January 19, 2007 – QD Vision, a startup founded by MIT scientists in 2004 says it has received a US patent for “Stabilized Semiconductor Nanocrystals,” materials that the company says can enhance the performance of quantum dots, for use in quantum dot light-emitting devices (LED) for flat displays.
“The issuance of this patent represents a key milestone toward our goal of enabling display manufacturers to produce the next generation of displays,” said Mark Comerford, QD Vision’s CEO, in a statement.
The patented technology describes a semiconductor nanocrystal stabilized with a polydentate ligand on its surface. Monodentate ligands can exchange and diminish emissions from the nanocrystal, and such nanocrystals embedded in a nonpassivating environment tend to lose their high luminescence and initial chemical inertness, including phase separation.
By contrast, polydentate ligands (a polyphosphine, a polyphosphine oxide, a polyphosphinic acid, or a polyphosphonic acid, or a salt thereof) bind more strongly to the surface of the nanocrystal, stabilizing it and preserving high luminescence. In addition, the outer portion of the polydentate ligand can be chosen to be compatible with the nanocrystal’s surrounding environment, e.g., organic solvent, aqueous media, or polymer matrix.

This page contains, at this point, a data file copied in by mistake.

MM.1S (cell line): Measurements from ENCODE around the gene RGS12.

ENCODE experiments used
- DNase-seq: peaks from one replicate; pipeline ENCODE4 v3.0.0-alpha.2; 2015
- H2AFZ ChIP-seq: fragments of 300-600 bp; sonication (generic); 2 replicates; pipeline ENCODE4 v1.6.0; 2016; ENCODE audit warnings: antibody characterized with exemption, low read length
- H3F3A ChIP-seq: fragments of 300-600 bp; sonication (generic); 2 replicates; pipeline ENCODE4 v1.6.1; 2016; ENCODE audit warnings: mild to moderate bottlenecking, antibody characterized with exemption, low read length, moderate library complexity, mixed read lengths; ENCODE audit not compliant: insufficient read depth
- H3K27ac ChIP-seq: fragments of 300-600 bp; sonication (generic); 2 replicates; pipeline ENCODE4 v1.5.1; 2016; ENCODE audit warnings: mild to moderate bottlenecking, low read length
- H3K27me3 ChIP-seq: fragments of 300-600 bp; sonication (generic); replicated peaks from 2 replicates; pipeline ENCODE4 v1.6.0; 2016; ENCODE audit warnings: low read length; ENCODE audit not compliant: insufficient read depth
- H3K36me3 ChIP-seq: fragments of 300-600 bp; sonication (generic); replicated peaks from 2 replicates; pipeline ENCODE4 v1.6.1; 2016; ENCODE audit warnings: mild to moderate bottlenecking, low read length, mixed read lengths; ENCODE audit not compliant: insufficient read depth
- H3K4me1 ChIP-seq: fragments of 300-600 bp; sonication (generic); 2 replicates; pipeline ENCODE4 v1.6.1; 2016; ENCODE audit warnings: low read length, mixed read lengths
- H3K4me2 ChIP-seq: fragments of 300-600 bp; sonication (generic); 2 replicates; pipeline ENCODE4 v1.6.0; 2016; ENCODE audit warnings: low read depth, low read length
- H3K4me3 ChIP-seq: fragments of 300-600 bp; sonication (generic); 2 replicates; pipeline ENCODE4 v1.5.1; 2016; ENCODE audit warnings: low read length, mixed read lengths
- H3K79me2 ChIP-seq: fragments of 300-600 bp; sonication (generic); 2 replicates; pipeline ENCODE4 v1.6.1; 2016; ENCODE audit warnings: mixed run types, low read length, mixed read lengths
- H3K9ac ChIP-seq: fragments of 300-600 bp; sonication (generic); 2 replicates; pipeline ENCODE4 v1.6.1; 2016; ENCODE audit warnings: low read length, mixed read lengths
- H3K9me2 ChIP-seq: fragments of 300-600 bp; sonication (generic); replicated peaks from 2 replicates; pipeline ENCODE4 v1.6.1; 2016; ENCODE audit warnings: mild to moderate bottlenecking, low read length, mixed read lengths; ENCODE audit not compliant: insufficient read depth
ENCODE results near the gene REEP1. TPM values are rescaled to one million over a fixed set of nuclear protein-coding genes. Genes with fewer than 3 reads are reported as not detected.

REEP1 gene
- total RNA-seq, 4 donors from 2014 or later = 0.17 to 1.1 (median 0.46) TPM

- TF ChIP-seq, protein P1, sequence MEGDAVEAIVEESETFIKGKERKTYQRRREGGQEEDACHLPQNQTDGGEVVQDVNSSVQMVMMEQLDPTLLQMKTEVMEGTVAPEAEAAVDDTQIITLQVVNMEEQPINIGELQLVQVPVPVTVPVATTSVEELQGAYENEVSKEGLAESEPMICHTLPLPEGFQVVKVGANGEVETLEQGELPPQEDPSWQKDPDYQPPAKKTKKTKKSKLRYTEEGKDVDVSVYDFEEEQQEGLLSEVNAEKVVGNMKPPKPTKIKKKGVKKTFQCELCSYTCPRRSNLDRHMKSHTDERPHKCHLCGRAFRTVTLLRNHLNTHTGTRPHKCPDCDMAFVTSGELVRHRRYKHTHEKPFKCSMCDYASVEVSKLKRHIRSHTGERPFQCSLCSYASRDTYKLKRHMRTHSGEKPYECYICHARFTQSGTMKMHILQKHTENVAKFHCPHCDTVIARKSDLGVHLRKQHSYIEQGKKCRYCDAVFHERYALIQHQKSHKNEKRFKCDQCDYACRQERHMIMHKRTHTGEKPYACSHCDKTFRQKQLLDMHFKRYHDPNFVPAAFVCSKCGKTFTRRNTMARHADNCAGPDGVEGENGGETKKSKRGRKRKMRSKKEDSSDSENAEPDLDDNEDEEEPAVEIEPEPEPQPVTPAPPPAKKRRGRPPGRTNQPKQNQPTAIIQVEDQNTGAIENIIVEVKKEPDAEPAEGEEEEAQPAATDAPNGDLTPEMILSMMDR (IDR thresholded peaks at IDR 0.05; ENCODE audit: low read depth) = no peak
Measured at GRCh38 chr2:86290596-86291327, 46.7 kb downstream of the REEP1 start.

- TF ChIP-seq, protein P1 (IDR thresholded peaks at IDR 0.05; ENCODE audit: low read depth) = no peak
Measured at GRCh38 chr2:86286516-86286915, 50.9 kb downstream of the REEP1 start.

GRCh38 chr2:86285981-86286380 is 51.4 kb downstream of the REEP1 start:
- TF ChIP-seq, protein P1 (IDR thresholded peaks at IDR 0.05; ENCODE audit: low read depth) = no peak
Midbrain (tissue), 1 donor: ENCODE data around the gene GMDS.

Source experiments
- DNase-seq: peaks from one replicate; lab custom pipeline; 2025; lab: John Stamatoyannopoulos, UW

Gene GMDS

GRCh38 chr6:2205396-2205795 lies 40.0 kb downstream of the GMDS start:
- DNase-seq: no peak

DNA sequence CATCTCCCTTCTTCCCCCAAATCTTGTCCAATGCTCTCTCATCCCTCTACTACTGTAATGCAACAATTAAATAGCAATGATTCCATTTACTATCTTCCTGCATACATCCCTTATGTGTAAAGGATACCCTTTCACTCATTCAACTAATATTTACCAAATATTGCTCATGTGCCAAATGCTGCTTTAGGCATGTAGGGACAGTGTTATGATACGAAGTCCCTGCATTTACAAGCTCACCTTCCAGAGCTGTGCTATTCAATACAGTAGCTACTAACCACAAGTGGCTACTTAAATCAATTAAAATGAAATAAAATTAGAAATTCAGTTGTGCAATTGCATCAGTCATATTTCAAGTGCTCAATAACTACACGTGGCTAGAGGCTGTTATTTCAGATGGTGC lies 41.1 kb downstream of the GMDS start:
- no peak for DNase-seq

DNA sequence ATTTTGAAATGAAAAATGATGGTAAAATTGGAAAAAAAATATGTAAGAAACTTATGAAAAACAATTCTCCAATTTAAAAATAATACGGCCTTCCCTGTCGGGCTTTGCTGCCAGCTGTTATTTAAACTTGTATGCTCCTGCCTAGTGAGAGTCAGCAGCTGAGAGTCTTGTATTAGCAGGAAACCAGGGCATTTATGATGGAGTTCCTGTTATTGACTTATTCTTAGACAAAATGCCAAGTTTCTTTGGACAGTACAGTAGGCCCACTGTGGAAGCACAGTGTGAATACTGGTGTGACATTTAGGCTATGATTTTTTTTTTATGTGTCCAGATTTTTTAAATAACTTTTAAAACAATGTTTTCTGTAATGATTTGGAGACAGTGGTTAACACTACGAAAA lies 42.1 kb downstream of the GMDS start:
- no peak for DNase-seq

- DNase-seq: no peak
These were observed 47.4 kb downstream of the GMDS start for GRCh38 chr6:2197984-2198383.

The semiconductor forming the core of the nanocrystal can include a variety of Group II-VI, Group II-V, Group III-VI, Group III-V, Group IV-VI, Group I-III-VI, Group II-IV-VI, and Group II-IV-V compounds.
Comparison of nanocrystal stability in the presence of oligomeric phosphine ligands vs. monomeric ligands is shown in the image below, taken from the US Patent and Trademark Office’s filing for this patent. Stabilities of photoluminescence are used to measure the different binding affinities and passivating powers of the ligands on nanocrystal surface. The top panel shows that nanocrystals dispersed in THF, passivated by oligomeric phosphine with hexadecyl alkyl chain (solid line) are more stable than those passivated by trioctylphosphine (dotted line). In the bottom panel, in aqueous 0.1 M potassium hydroxide, nanocrystals passivated by oligomeric phosphine with carboxylic acid (solid line) are greatly stabilized compared to nanocrystals passivated by mercaptoundecanoic acid (dotted line).
QD Vision was founded in August 2004 by a trio of MIT scientists to commercialize their work on quantum-dot display materials, processes, and devices.
Last summer the company revealed it had fabricated a 32×64 pixel red quantum-dot device achieving external quantum efficiencies (EQEs) of 2.2% and luminous efficiencies of 2.7 lm/W (3.7 Cd/A) at a brightness of 100 nits and with CIExy color coordinates of (0.65, 0.32), exceeding NTSC standards. The quantum dots were printed within a sandwich of organic semiconductor thin films, which deliver energy to the quantum dots enabling light emission. In November the company said it boosted EQE to 3.1%, and luminous efficiencies to 3.4 lm/W (4.2 Cd/A) at a brightness of 210 nits, and with CIExy color coordinates of (0.66, 0.33). In October the company announced it had made a green quantum-dot LED, with a blue quantum-dot LED is still in development.